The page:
Managing your own property can be difficult. You may have hardly ever understood that there are set codes of conduct you must obey to accommodate persons with disabilities. Rejection to furnish reasonable accommodations can be regarded as an infraction of the Fair Housing Act. Making that kind of violation, even unintentionally, can end in years spent in court, and dollars you would rather not part with spent on costly attorneys. Taking some time to teach yourself on the matter can help you evade all that unneeded hassle.
What is a Reasonable Request?
Naturally, as a landlord with a single-family residence to rent out in Raleigh, you want to accommodate all of your renters, impartial to their particular needs, in any way you can. But how do you know if your potential renter actually has a disability? Managing a situation like this can be like walking through a minefield; you must proceed with caution.
If the possible renter does not have an evident disability but is making a petition for reasonable accommodations, like having a ramp built onto a porch or having towel bars lowered, or even having the carpet replaced due to severe life-threatening allergies, you can request proof of the disability. Right treatment of a person with a disability is a broad topic, and you don’t want to finish up on the wrong end of a lawsuit, so it is significant to apprehend both your obligations and your rights.
What Information Can You Ask Your Tenants to Provide?
Firstly, recognize that you cannot deny granting reasonable accommodation requests made by a person with disabilities. The gray area is entered when the conversation opens up to what information you can request and what is considered reasonable. It is noteworthy to understand for your own protection that you can really request medical proof that a person suffers from a disability if the said disability is not instantly obvious. A doctor’s note must be provided, and, in the result of a dispute, only the Department of Housing and Urban Development can determine whether the proof is sufficient or not. In addition, you should bear in mind that you are not liable for granting any accommodation to anyone that would put a financial load on you as a landlord. Because you are not renting out apartments in a complex, you will not be expected to make major changes to your home if those changes would be detrimental to your financial situation.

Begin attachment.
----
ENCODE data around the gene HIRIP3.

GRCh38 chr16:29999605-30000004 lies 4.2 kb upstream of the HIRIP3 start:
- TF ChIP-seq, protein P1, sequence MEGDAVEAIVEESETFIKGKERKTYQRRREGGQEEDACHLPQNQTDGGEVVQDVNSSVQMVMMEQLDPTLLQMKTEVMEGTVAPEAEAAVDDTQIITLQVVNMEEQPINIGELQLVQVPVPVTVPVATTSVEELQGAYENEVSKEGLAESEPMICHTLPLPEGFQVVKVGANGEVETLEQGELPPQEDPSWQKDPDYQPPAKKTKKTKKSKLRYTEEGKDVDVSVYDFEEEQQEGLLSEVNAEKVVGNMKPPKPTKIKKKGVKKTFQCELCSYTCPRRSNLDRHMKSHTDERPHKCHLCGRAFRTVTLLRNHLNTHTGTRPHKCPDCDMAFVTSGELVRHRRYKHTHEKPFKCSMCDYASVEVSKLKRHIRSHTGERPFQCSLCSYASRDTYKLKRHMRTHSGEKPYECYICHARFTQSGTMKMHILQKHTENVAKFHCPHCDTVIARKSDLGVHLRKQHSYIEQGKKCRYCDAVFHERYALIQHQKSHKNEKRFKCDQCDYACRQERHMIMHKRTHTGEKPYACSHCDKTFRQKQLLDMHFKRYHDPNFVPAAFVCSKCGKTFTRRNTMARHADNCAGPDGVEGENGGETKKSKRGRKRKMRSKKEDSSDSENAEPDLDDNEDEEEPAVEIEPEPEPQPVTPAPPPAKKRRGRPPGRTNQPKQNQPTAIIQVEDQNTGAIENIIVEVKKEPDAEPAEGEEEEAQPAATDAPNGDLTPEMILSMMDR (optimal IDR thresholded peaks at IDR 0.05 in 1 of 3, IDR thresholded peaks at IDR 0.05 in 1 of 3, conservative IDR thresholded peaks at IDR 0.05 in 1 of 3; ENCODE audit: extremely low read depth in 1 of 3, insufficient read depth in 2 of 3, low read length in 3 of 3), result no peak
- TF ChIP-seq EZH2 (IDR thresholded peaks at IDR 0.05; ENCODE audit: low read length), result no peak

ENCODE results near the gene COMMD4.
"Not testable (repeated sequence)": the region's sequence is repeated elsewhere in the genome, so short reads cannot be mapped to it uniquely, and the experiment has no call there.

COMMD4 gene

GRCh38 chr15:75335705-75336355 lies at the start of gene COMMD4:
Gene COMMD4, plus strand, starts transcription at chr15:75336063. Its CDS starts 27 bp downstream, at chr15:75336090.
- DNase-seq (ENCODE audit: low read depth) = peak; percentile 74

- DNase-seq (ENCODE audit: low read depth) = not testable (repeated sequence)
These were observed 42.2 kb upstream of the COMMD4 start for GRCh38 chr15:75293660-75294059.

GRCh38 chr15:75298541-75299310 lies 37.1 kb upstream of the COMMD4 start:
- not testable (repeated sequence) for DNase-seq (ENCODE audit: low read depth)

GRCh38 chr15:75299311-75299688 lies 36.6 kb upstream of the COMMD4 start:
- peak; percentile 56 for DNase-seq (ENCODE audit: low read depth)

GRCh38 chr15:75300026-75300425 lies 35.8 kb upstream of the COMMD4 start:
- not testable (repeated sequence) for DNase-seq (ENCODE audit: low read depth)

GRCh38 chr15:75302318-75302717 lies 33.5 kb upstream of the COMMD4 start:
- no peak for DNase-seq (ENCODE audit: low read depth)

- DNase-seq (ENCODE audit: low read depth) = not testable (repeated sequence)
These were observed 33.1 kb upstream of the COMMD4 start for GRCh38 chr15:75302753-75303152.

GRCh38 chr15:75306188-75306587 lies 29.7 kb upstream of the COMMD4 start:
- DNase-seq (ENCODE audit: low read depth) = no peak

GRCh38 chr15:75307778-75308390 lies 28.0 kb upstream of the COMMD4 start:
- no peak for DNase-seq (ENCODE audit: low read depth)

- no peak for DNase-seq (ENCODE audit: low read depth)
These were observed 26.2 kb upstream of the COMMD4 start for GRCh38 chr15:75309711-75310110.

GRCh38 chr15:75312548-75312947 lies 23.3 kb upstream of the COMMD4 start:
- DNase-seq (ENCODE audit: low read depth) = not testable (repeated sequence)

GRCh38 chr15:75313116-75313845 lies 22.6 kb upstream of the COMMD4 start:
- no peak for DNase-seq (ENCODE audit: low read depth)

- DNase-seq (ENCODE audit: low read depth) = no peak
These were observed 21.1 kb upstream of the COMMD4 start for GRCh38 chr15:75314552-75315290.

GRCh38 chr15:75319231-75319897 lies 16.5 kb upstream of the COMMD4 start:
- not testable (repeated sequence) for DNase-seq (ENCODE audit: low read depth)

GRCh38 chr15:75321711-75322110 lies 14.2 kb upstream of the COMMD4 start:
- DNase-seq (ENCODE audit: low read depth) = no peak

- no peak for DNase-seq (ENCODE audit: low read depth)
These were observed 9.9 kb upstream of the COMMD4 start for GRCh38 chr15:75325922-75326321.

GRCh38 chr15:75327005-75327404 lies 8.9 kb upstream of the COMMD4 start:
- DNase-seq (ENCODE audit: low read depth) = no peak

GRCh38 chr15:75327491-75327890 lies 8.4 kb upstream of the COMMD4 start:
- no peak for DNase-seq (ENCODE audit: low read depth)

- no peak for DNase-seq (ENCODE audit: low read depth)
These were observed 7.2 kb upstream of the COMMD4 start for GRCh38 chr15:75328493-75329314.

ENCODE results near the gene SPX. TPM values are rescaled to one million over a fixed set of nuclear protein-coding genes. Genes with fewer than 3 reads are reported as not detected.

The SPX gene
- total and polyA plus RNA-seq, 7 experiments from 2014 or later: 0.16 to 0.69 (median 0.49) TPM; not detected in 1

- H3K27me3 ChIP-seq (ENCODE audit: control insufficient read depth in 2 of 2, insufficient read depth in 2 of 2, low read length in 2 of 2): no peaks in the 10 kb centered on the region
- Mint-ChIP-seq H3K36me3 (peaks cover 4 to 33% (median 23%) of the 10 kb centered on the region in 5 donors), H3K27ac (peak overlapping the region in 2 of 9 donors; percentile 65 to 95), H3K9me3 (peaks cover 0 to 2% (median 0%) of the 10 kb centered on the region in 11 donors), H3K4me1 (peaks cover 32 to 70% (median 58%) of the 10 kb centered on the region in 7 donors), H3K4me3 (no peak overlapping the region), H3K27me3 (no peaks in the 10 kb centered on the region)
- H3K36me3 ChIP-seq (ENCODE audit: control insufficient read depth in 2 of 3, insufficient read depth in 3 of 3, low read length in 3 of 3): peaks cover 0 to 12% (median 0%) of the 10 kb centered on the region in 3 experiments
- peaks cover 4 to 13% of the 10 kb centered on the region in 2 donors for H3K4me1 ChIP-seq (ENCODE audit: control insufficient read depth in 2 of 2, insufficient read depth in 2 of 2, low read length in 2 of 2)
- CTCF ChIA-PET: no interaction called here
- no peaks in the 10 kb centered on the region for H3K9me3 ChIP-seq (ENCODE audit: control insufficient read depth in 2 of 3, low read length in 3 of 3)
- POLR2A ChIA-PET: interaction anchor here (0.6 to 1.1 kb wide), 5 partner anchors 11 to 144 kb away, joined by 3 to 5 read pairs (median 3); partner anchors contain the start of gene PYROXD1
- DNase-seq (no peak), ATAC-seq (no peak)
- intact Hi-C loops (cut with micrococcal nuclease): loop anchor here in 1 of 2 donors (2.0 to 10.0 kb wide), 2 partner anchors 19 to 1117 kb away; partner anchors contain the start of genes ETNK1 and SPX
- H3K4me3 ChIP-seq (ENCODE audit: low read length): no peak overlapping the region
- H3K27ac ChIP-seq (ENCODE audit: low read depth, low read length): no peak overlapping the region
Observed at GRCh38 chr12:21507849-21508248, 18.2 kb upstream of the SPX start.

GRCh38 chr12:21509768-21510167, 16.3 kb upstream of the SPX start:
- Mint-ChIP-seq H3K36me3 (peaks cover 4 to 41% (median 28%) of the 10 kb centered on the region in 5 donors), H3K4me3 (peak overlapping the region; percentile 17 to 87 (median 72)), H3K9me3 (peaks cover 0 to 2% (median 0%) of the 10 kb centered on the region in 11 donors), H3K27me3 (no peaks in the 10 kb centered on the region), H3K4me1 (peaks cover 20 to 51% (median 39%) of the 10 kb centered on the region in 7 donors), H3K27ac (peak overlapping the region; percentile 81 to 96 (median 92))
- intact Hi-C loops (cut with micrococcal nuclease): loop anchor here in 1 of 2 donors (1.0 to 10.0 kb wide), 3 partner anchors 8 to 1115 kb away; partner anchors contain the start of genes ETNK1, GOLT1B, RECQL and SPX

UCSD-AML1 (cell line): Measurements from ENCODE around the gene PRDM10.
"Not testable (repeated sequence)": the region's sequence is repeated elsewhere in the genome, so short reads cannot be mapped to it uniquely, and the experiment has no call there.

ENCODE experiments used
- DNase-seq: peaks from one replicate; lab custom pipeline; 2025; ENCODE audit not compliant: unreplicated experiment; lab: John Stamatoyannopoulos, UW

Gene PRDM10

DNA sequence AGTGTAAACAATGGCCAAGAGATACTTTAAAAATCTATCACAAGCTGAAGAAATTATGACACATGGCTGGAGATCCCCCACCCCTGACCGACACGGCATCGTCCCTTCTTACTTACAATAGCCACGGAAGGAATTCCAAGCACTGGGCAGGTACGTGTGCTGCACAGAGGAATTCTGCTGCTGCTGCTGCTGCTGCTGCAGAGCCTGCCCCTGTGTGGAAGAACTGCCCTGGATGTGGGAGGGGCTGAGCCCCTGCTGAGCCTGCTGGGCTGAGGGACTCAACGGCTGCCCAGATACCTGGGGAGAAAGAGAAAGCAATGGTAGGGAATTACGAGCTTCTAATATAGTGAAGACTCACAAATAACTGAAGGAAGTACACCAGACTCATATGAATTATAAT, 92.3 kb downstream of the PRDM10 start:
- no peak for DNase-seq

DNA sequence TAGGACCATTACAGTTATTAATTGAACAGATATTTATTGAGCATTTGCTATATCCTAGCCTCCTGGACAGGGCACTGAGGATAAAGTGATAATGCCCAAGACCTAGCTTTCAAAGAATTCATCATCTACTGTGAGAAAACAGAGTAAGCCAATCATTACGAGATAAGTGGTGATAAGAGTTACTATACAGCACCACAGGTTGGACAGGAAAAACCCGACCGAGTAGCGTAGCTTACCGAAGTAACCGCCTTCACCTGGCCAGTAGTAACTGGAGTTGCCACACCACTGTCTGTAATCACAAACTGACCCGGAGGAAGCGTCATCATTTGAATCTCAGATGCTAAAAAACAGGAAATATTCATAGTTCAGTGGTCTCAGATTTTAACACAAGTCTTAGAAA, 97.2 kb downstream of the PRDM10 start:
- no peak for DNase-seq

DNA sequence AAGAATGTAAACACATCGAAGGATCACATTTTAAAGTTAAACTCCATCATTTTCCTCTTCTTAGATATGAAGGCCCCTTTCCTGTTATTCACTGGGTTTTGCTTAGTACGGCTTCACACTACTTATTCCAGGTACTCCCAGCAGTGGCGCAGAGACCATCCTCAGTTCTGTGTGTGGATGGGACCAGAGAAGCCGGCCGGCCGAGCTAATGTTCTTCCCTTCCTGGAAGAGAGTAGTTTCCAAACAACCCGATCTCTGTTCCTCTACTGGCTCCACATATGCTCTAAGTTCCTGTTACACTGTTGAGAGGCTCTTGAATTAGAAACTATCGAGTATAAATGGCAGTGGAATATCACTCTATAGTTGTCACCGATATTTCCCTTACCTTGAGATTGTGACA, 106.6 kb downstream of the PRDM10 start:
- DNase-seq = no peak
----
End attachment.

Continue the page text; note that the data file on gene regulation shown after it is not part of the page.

Are Your Properties Exempt?
Single-family homes rented without the use of a real estate agent or advertising are exempt from the federal Fair Housing Act as long as the private landlord/owner doesn’t own more than three homes at the time. Apartments of four units or less are also exempt if the owner lives in one of the units. However, even if this multi-family exemption applies to you, your rental advertising must still comply with the Act. Other exemptions include the rental of a single room in a home, qualified senior housing, and housing operated by religious or private organizations if certain requirements are met.
We’re Here to Help
Ultimately, know that you are not on your own. At Real Property Management Excellence, we have highly skilled and learned staff on hand to work with you on tricky situations like these ones. While you may not, of necessity, need property management to manage all areas of your rental business in regards to the federal government and adhering to regulations that can feel complex and rigid at the same time, get help. For more information, contact us or call us directly at 919-827-1107. That is, in the end, what we are here for.
We are pledged to the letter and spirit of U.S. policy for the achievement of equal housing opportunity throughout the Nation. See Equal Housing Opportunity Statement for more information.